Accidents are never planned nor expected.
This is a maxim I came up with, back in 2003, after I had a serious accident with a knife. That accident forever changed my life and… my perspective on safety measures taken to prevent accidents.
One of the decisions I’ve come to is that I don’t cut down trees by myself.
I may do all the work, but I will rarely if ever do that work while alone. There are so many variables involved in cutting down a standing tree, not to mention the possibility of human error. A chainsaw is, in itself, a tool which can cause great bodily harm to a person. Remember, accidents are never planned nor expected.
In this video Chris is discussing the felling of “a difficult tree,” or “cut.” The week before I had been helping him to brush up on his chainsaw skills. This tree remained balanced and upright, after he had cut. We deemed it to be unstable for further cutting and for safety’s sake, we chose to walk away from it and let it come down by itself, later.
What could go wrong when felling a tree?
- There’s always the chance one might accidentally cut themselves with the chainsaw. Remember, the slightest mistake with a chainsaw could be really serious.
- No matter how careful the cut, the tree may fall the wrong way. Remember, you don’t know the interior of that trunk. It’s possible that there be a rotten spot which causes the tree to fall in an unexpected direction or time.
- The trunk could shatter/splinter, throwing sharp wood to the side (and catching you).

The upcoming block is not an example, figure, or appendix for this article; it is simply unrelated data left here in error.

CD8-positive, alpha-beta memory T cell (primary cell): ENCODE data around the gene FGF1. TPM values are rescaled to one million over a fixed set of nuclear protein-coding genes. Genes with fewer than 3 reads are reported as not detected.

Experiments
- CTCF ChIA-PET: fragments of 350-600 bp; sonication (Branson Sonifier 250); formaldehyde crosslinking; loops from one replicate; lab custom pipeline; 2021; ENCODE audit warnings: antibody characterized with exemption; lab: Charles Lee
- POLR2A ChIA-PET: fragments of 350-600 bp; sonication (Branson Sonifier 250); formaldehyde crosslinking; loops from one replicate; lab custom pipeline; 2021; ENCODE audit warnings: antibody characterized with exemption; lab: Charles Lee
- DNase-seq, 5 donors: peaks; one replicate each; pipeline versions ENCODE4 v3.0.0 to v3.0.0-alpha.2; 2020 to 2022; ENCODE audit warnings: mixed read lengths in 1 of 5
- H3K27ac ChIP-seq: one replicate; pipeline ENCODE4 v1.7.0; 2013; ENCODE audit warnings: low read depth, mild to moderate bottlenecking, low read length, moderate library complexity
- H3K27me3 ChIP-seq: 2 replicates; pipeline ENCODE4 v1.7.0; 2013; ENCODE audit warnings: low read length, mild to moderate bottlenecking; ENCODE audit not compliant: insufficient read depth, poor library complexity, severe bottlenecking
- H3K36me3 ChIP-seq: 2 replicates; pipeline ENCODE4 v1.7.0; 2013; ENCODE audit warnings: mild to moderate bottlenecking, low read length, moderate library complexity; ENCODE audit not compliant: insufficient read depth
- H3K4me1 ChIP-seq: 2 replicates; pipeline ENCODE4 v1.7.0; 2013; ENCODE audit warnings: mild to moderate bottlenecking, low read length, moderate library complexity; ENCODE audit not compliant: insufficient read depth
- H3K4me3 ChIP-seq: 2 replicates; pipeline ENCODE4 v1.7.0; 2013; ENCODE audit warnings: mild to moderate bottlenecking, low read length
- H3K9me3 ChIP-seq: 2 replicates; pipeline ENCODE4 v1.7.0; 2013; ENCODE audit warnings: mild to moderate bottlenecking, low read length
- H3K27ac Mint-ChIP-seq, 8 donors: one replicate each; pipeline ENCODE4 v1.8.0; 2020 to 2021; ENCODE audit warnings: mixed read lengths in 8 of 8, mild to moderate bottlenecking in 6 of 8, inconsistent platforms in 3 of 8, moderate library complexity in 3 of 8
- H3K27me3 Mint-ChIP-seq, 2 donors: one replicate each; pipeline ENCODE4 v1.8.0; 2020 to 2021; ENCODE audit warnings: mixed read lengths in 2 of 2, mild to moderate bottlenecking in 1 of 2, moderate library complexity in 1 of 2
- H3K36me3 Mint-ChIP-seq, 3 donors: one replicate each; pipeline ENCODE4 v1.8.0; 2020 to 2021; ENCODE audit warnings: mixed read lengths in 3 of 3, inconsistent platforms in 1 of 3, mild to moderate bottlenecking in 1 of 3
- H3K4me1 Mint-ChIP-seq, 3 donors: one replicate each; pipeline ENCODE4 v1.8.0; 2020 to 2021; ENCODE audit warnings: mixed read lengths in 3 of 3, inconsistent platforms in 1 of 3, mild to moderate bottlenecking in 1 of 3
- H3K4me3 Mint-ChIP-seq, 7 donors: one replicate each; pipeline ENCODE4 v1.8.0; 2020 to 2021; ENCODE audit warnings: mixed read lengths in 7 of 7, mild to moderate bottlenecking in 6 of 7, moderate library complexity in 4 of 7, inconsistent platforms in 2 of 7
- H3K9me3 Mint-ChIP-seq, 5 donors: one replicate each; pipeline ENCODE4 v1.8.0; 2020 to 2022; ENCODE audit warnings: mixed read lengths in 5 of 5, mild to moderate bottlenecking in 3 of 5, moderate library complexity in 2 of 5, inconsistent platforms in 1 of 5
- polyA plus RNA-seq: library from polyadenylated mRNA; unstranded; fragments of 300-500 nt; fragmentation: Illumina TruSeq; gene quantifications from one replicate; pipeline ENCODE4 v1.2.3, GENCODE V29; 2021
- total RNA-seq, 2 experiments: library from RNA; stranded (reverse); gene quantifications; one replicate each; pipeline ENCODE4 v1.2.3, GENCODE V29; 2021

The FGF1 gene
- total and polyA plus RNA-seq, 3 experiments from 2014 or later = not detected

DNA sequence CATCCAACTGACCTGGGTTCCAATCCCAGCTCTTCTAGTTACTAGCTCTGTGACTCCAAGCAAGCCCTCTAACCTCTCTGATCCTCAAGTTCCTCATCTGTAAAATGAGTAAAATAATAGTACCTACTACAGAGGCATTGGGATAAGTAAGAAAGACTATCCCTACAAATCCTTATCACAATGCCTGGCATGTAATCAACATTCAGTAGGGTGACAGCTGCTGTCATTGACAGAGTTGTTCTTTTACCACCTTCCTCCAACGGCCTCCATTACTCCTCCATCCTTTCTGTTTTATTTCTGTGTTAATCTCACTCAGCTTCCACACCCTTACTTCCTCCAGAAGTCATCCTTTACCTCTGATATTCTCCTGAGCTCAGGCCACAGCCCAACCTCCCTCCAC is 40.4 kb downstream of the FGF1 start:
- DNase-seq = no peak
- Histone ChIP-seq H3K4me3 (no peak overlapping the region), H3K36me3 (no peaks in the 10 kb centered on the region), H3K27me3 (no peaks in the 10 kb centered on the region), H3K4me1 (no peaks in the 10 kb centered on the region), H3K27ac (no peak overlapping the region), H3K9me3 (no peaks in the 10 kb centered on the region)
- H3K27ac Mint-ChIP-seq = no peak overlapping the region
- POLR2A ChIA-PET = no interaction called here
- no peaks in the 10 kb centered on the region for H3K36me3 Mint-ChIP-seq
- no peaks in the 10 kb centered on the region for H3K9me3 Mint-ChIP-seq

- When the tree falls it can bounce in an unexpected direction. Notice in the video with Chris, that the bottom of the cut tree ended up nearly 20′ away from the stump, because of bounce. Several thousand pounds of “bouncing wood” can do some serious damage!
- I’ve seen a falling tree “toss” limbs a great distance.
- Don’t forget other kinds of accidents, such as tripping, falling, twisting ankles, etc. Combine these with sharp tools and it can get serious.
So, I don’t cut trees down by myself.
I at least bring someone along who could help me, or get help, if necessary. Additionally, it helps to wear a hard hat. Mine has a protective mesh visor for additional eye protection. Heavy gloves are a must. Other safety accessories may include chainsaw chaps and steel tipped boots.
It’s also a good idea to have an extra chainsaw when cutting out in the woods. One never knows when a saw might get bound up in a tree. Without another chainsaw, freeing that saw can get dicey.